However, the status of women and for example their testimony in Islam is still disputed. Some jurists have held that certain types of testimony by women will not be accepted. In other cases, the testimony of two women can equal that of one man ( although Quran says 2 women and 2 male are needed but if a male cannot find another male he may carry this testimony out himself). The reason for this disparity has been explained in various manners, including women's lack of intelligence, women's temperament and sphere of interest...and sparing women from the burden of testifying... but more worrysome, the Qur'an has left open its quantity, nature, and other related affairs to be defined by social custom and tradition. See here the current problems. And now I refer to an article about an Imam in Bosnie who raped a your girl. Read it herreeee

Moral: where sexual abuse and voilence against women in religious circles are discussed and condemned, most of the Imams worldwide don't want an open discussion on the matters!

Day opening - March 29

Carrot Love

A friend of mine found these carrots between her groceries...

Saturday, March 28, 2009

Banners, flash and other annoying stuff

A lot of money is made via internet. Nothing wrong with that, it makes the existing of good websites possible. But it can be pretty annoying when you've to read a lot from a computer screen and an add is flashing next to the text or it's interrupted because of some new facial cream.

Fortunately Mozilla Firefox created the add-ons for its internet browser. The add-ons are extra tools you can download to extend the possibilities of using the world wide web.

There are two add-ons that are unmissable when you work with internet. The first one blocks most of the adds that are integrated in websites. It's called Adblock Plus. It comes with a package you can choose from and most of the adds are blocked. Flashblock is the second one. It prevents all the flash files on websites from popping up. You've to click on the pictogram to play the flash instead.

Another nice addition, is the dictionairy that can check your spelling in many languages.

Good bye to all the adds, welcome easy readable websites. If you want to check out more add-ons, the recommendations on the Firefox website are worth a look as well. Every country has its own recommendations.

A tip (if you already use Firefox you might know this already, but for those who don't): if you want to see a new web page, but you don't want to leave the current one, press the right mouse button on the link and choose 'open in new tab'. You can open a new blank tab using the command ctrl t or for Mac users command t.

World Blog Surf day - From Turkey

If you had asked me ten years ago that I will live in Turkey one day, married to a Turkish woman and living in Istanbul, I would say: ‘you are crazy’. But now, 2009, I’m living a happy life with my Ozlem in Istanbul. And do I like it? Yes.
Life in Istanbul, Turkey is interesting and I can only describe it with two notes; ‘Everything is possible’ and Turkey has still that ‘Overwhelming service-attitude’.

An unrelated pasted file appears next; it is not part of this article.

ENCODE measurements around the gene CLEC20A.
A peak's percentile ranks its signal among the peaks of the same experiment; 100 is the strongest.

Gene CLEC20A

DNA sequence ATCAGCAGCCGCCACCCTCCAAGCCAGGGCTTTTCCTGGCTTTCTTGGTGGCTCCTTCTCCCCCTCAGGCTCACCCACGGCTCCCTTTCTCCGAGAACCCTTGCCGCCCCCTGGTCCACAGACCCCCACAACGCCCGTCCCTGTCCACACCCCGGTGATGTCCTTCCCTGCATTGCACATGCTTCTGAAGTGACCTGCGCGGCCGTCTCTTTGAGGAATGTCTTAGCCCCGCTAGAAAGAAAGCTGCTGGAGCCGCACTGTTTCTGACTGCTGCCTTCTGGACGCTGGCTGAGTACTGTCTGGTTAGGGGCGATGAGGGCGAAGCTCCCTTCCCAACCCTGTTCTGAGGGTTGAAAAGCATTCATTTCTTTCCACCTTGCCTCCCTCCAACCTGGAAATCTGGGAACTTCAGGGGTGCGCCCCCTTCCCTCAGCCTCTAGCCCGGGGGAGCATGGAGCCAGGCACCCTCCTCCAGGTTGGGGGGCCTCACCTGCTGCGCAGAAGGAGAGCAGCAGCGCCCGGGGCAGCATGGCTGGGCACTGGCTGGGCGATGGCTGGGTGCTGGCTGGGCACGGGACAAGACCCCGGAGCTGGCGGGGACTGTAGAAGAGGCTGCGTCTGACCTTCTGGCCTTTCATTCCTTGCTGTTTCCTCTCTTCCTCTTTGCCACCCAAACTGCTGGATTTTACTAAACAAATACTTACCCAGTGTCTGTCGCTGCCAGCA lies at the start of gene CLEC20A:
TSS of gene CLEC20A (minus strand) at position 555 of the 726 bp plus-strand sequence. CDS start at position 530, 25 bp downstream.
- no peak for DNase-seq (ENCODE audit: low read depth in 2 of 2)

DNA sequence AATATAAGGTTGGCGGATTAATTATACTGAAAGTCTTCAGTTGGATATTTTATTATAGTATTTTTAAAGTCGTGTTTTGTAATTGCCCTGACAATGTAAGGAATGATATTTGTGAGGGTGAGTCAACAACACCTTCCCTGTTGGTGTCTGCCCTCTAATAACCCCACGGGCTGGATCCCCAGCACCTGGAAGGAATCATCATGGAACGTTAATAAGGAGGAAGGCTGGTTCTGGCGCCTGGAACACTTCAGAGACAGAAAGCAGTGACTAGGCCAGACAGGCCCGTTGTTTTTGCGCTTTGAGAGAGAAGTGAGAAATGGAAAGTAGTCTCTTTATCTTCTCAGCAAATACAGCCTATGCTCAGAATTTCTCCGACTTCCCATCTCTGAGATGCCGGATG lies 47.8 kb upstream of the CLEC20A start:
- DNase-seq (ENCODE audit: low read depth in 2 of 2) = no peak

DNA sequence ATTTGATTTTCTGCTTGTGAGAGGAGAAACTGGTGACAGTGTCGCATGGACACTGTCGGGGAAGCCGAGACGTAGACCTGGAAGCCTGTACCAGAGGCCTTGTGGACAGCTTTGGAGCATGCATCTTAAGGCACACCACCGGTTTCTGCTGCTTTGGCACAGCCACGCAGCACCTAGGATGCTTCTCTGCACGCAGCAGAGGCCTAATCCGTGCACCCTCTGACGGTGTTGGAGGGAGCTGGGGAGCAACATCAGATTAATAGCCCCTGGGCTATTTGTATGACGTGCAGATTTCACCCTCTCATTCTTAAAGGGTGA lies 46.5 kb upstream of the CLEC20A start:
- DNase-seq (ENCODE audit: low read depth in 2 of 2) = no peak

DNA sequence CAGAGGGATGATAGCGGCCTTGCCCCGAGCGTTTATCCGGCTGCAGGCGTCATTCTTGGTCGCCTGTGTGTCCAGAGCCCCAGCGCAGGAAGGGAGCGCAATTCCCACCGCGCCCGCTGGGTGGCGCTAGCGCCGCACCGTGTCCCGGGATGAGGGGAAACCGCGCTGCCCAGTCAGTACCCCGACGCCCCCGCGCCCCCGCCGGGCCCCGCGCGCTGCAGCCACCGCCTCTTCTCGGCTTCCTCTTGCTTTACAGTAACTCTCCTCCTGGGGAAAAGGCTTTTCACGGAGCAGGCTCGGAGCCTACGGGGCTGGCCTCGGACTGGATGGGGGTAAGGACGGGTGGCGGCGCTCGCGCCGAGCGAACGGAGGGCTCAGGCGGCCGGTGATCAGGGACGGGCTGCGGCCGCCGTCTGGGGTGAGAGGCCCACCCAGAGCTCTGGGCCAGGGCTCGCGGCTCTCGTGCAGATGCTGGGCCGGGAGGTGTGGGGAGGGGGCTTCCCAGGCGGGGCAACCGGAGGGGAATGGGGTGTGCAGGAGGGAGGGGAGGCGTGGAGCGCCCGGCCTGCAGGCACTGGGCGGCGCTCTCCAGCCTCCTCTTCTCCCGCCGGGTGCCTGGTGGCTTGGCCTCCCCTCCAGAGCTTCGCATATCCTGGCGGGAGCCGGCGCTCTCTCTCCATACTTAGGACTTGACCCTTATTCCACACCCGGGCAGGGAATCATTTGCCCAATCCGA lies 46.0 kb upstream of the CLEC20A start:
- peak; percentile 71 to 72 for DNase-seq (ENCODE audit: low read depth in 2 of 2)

Turkey has not one face, and for sure not one identity, its unpredictable. Which makes it for expats so interesting.
And yes, I’m still rocking here! In fact, Burak Bekdil wrote yesterday an interesting article about Turkish people, which you can read here...
Turkey is not European, not Asian, not African, not Middle East, Turkey is on its own, its a life-long experience...
For amazing pictures about Istanbul go herrreeeee
Turkey is not like Greece but they have a lot in common as Dayflyer explains; British expats in rural Greece. As this post is part of the world wide chain of expats, go thereeeeee and travel all aroud the world.
This entry is part of Golden Prague’s World Blog Surf Day where 25 expats are writing today about their experiences in their host countries.

Day opening - March 28

Istanbul, Istanbul: 'I love it and I hate it'.
By Belgin Zeytin

Friday, March 27, 2009

Guess who are these two hippiezzzz

The HillieBillies...

A sound from Utrecht

Hello dear readers,

It has been a while since you heard from me and it makes me feel ashamed. I actually love to write on this blog, but my investigation at the moment is quite time consuming. Researching all day from 9 o'clock in the morning till 10:30 in the evening makes me tired. So when I come home I put my computer aside and the first thing that's switched on, is my stereo. For these last few weeks Room Eleven gave me back energy and put me in a mood to swing, shake off all the counting, fighting for information and difficult conversations about things that are technical and bring up more questions than they answer.

The friendly voice of Janne Schra is surrounded with pleasant jazzy influences, cheerful tunes and powerful sounds. The songs cover the wide range from breakable guitar music to the power of a brassband. All played by four skilled musicians: Arriën Molema on the guitar, Tony Roe plays keyboards, Lucas Dols wheels the bass and Maarten Molema is responsible for the rithm since he's the drummer. Janne Schra sings in every song of which many they've written themselves. With funny lyrics and sometimes serious songs she exposes her own capasity as a singer. But the covers are pleasant to listen to as well, since they have a completely different sound than the original ones. Take 'Bitch' for example (originally from Meredith Brooks). They made two versions and it took me a while before I recognised them as being cover songs. Not every song is as pleasant as the jazzy Brooks cover or one of my favourites 'Swimmer'. A song that got banned from my list is 'Looking At My Feet' and 'Hey, Hey, Hey', about holiday missery is one I often skip.